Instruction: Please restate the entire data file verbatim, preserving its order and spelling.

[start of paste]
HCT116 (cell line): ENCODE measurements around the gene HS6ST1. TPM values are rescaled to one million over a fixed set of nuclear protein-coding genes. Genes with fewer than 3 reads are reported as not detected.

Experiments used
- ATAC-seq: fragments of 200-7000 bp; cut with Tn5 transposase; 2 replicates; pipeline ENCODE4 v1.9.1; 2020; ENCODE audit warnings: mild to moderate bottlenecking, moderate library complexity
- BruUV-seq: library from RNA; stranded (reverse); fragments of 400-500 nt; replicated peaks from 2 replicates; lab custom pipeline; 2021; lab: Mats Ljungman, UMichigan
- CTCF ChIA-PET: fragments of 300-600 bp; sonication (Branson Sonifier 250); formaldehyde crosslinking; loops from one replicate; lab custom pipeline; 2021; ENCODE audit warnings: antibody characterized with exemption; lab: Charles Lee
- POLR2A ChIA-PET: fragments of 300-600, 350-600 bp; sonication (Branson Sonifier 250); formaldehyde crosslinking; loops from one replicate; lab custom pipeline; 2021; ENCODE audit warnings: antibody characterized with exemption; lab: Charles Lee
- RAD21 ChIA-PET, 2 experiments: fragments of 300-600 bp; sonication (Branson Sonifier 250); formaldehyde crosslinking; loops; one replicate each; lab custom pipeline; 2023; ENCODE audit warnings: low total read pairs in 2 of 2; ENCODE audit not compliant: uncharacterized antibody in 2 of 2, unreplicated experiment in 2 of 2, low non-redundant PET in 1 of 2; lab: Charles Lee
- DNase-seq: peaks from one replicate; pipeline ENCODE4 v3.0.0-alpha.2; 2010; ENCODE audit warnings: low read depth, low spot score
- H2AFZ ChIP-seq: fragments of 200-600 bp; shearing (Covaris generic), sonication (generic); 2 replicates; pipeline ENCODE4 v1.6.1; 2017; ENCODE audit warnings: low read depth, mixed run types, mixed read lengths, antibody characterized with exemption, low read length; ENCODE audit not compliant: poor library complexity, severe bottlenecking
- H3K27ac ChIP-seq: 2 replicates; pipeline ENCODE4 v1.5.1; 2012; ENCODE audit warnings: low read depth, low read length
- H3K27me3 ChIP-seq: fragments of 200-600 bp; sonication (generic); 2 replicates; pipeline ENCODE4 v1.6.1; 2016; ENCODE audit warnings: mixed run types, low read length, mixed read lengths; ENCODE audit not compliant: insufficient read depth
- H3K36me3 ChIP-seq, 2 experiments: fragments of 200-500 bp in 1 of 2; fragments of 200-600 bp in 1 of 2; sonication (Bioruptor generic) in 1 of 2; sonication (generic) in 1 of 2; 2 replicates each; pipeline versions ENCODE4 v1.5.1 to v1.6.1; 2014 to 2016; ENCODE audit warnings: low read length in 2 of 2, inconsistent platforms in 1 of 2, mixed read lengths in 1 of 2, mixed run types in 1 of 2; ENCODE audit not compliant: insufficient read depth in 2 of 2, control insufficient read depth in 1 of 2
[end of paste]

HCT116 (cell line): ENCODE measurements around the gene HS6ST1. TPM values are rescaled to one million over a fixed set of nuclear protein-coding genes. Genes with fewer than 3 reads are reported as not detected.

Experiments used
- ATAC-seq: fragments of 200-7000 bp; cut with Tn5 transposase; 2 replicates; pipeline ENCODE4 v1.9.1; 2020; ENCODE audit warnings: mild to moderate bottlenecking, moderate library complexity
- BruUV-seq: library from RNA; stranded (reverse); fragments of 400-500 nt; replicated peaks from 2 replicates; lab custom pipeline; 2021; lab: Mats Ljungman, UMichigan
- CTCF ChIA-PET: fragments of 300-600 bp; sonication (Branson Sonifier 250); formaldehyde crosslinking; loops from one replicate; lab custom pipeline; 2021; ENCODE audit warnings: antibody characterized with exemption; lab: Charles Lee
- POLR2A ChIA-PET: fragments of 300-600, 350-600 bp; sonication (Branson Sonifier 250); formaldehyde crosslinking; loops from one replicate; lab custom pipeline; 2021; ENCODE audit warnings: antibody characterized with exemption; lab: Charles Lee
- RAD21 ChIA-PET, 2 experiments: fragments of 300-600 bp; sonication (Branson Sonifier 250); formaldehyde crosslinking; loops; one replicate each; lab custom pipeline; 2023; ENCODE audit warnings: low total read pairs in 2 of 2; ENCODE audit not compliant: uncharacterized antibody in 2 of 2, unreplicated experiment in 2 of 2, low non-redundant PET in 1 of 2; lab: Charles Lee
- DNase-seq: peaks from one replicate; pipeline ENCODE4 v3.0.0-alpha.2; 2010; ENCODE audit warnings: low read depth, low spot score
- H2AFZ ChIP-seq: fragments of 200-600 bp; shearing (Covaris generic), sonication (generic); 2 replicates; pipeline ENCODE4 v1.6.1; 2017; ENCODE audit warnings: low read depth, mixed run types, mixed read lengths, antibody characterized with exemption, low read length; ENCODE audit not compliant: poor library complexity, severe bottlenecking
- H3K27ac ChIP-seq: 2 replicates; pipeline ENCODE4 v1.5.1; 2012; ENCODE audit warnings: low read depth, low read length
- H3K27me3 ChIP-seq: fragments of 200-600 bp; sonication (generic); 2 replicates; pipeline ENCODE4 v1.6.1; 2016; ENCODE audit warnings: mixed run types, low read length, mixed read lengths; ENCODE audit not compliant: insufficient read depth
- H3K36me3 ChIP-seq, 2 experiments: fragments of 200-500 bp in 1 of 2; fragments of 200-600 bp in 1 of 2; sonication (Bioruptor generic) in 1 of 2; sonication (generic) in 1 of 2; 2 replicates each; pipeline versions ENCODE4 v1.5.1 to v1.6.1; 2014 to 2016; ENCODE audit warnings: low read length in 2 of 2, inconsistent platforms in 1 of 2, mixed read lengths in 1 of 2, mixed run types in 1 of 2; ENCODE audit not compliant: insufficient read depth in 2 of 2, control insufficient read depth in 1 of 2